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HEAT things up



Photos: Yaga’s Entertainment, Lori Herries, and Tolbert Cookoff

The colder months are the best time of year to tuck into a steaming hot, hearty bowl of deep red chili - named the official Texas state dish in 1977. Luckily, the Lone Star State hosts many Texas chili competitions, known as cook-offs, each winter. Follow your nose to these now decade-long, belly-filling traditions to explore the land, meet people from around the globe, and taste world-class chili you’ll want again and again. Cooks face off in a friendly attempt to outdo one another for the most beautiful and satisfying bowl of Texas “meat and gravy” — beef with a thick sauce of dried red chilis. Cook-off entries are graded on aroma, taste, consistency, and color, and while some say beef is optional for the trophy bowl, others say disqualification awaits anything less. One thing everyone agrees on with Texas champion chili — no fillers are allowed. Beans, rice, and corn are not considered part of an authentic bowl of Texas heat.

For some elite competitions, chefs win many smaller cook-offs as the price of admission to a larger championship. Whether you’re at a small regional cook-off or one of the bigger title fights, you’re in for a meat-lovers treat.

Christine Knight, 2010 Champion – Tolbert Cookoff


Texas’ best-known chili championships simmer amidst the breathtaking beauty of West Texas on the first weekend of November in Terlingua. With roots stretching back to 1967, the now almost week-long food festivals, split into two separate cook-offs in the 80s, gather chili enthusiasts from around the globe.

Sprung from the culinary duel between Texas writers Wick Fowler and Frank X. Tolbert (author of A Bowl of Red ) and New York journalist H. Allen Smith, the original matchup in Terlingua aimed to settle a dispute over which region’s chili masters knew more about the dish. Despite ending in a draw, the rivalry created an enduring tradition. After a few years, some participants worried about commercialization, resulting in the creation of a separate Terlingua championship. Today both organizations work to raise as much money as possible for charities.

Despite the division in competition banners, both cookoffs take place less than five miles apart, with cooks often visiting each other and trying for titles at both gatherings. Look for the Original Terlingua International Championship Chili Cookoff (also called the Tolbert Cookoff or Behind the Store), and you’ll spot the CASI Terlingua International Chili Championship down the road and vice versa. Keep your ears open as live country music bands are a guaranteed draw and nightly pastime at both events.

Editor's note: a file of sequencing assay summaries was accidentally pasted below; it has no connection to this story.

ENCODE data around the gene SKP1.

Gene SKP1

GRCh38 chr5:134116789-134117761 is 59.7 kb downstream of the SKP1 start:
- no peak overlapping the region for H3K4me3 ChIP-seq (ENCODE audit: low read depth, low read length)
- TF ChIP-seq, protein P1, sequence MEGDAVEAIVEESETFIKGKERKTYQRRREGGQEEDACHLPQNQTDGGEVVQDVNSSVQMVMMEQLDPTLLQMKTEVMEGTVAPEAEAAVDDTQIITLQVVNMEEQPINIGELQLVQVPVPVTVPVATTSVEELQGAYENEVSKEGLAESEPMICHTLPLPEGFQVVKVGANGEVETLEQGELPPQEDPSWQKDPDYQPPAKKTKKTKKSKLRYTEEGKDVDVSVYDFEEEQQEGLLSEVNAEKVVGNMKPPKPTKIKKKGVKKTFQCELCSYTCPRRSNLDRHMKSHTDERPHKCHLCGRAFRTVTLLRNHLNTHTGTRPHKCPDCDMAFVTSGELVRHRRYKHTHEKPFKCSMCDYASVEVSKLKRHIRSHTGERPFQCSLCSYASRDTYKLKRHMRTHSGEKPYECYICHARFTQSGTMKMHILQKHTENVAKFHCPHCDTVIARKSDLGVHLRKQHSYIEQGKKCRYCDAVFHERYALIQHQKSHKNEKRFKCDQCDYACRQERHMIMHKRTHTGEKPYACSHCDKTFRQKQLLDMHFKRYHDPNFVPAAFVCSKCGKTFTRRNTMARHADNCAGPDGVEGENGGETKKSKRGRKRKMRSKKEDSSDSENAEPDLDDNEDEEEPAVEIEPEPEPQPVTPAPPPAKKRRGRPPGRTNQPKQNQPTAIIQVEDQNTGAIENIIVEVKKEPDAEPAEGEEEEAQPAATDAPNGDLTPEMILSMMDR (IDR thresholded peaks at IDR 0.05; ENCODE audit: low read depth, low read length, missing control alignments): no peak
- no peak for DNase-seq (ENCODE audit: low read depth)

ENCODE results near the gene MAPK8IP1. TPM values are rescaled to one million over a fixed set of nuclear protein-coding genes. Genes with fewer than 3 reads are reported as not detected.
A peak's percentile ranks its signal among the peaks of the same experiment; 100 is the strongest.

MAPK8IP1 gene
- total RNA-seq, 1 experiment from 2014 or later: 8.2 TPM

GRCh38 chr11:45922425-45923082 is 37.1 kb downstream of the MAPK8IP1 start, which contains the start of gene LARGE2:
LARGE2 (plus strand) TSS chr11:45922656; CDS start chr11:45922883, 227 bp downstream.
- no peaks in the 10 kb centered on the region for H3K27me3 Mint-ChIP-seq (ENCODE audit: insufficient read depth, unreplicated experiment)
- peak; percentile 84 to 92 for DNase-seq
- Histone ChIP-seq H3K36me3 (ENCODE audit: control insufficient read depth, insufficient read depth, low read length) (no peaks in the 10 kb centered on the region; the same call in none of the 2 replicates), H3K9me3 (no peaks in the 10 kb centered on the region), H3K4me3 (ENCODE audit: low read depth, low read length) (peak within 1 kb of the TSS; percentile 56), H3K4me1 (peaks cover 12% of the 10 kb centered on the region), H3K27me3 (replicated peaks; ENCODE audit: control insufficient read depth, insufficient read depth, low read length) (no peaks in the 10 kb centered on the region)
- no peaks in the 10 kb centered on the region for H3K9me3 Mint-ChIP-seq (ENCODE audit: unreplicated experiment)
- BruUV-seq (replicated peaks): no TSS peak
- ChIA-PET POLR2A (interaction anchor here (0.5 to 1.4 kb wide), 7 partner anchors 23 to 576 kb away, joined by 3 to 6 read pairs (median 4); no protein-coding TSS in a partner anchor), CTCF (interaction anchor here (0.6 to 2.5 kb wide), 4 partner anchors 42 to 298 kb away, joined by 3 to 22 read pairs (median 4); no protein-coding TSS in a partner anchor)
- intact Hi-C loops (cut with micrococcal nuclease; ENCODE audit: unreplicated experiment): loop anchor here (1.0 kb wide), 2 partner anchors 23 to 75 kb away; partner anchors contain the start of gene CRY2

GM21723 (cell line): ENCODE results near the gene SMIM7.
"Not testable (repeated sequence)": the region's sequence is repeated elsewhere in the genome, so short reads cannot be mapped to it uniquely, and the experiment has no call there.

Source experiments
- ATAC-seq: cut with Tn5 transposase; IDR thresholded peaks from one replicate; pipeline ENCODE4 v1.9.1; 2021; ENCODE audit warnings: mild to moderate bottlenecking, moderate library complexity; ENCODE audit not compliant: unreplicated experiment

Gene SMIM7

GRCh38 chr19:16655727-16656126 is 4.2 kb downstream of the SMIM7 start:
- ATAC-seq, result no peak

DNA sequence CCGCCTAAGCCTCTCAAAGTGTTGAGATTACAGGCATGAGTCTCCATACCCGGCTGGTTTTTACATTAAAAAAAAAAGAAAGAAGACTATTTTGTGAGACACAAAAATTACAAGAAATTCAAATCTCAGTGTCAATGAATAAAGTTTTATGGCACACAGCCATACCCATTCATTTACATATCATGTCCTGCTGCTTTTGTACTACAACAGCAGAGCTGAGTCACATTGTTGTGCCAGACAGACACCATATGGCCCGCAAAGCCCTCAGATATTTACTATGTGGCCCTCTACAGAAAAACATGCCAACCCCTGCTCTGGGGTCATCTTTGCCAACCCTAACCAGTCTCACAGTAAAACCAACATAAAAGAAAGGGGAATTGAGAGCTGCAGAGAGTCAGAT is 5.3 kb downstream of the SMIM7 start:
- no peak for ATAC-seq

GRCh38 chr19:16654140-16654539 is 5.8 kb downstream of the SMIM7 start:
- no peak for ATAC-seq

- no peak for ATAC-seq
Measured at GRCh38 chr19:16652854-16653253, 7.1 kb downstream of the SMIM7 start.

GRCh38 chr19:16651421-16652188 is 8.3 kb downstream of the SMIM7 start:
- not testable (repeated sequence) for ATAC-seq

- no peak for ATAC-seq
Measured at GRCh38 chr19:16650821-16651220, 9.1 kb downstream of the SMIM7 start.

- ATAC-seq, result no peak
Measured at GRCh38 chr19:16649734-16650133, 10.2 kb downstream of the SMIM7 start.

Both Saturday chili championships are invitation only, but all are welcome to camp and politely ask chili cooks to taste their creations after submitting their entries to be judged. Smaller competitions on the days leading up to Saturday’s championship include titles for the best margaritas, brisket, black-eyed peas, chicken, salsa, pinto beans, and chile verde at the Tolbert Cook-off. Meanwhile, the CASI cook-off judges entries for margaritas, traditional and non-traditional salsa, wings, and beans. A special category called Anything But Chili awards sweet and savory dishes made with the CASI Terlingua Championship Mix sold exclusively in HEB.

Added bonus: Explore nearby Big Bend National Park, and The McDonald Observatory in Fort Davis, or simply look up at the vast sky for stargazing. With camps observing dark sky rules, chances are good that you might catch a blazing show of shooting stars above and take in a fantastic view of the Milky Way.,


The coastal sun shines on this Galveston January 20 to 21 event on The Strand. Grab a ticket to taste world-class chili — traditional and exotic, then sip a few of over 100 craft beers. Run it off in the Beerfoot Brewery 5k in Galveston or enter the Cornhole Tournament. Test your mettle with a jalapeno eating competition, and don’t forget to take in Galveston’s rich architectural history. This festival, now in its fourteenth year, benefits the Downtown Strand Historic District.


Not only does Flatonia’s Czhilispiel include a chili cook-off, but this event also hosts a car show, grand parade, 5k race and Halloween costume contest, pie auction, and carnival every fourth weekend in October. If you can stomach it, enter the jalapeno eating contest. If not, enjoy competitions for spareribs, bloody Mary’s, beans, and margaritas. Begun as a way to fund a local student’s medical school education, this cook-off continues the spirit of community giving with local donations each year.


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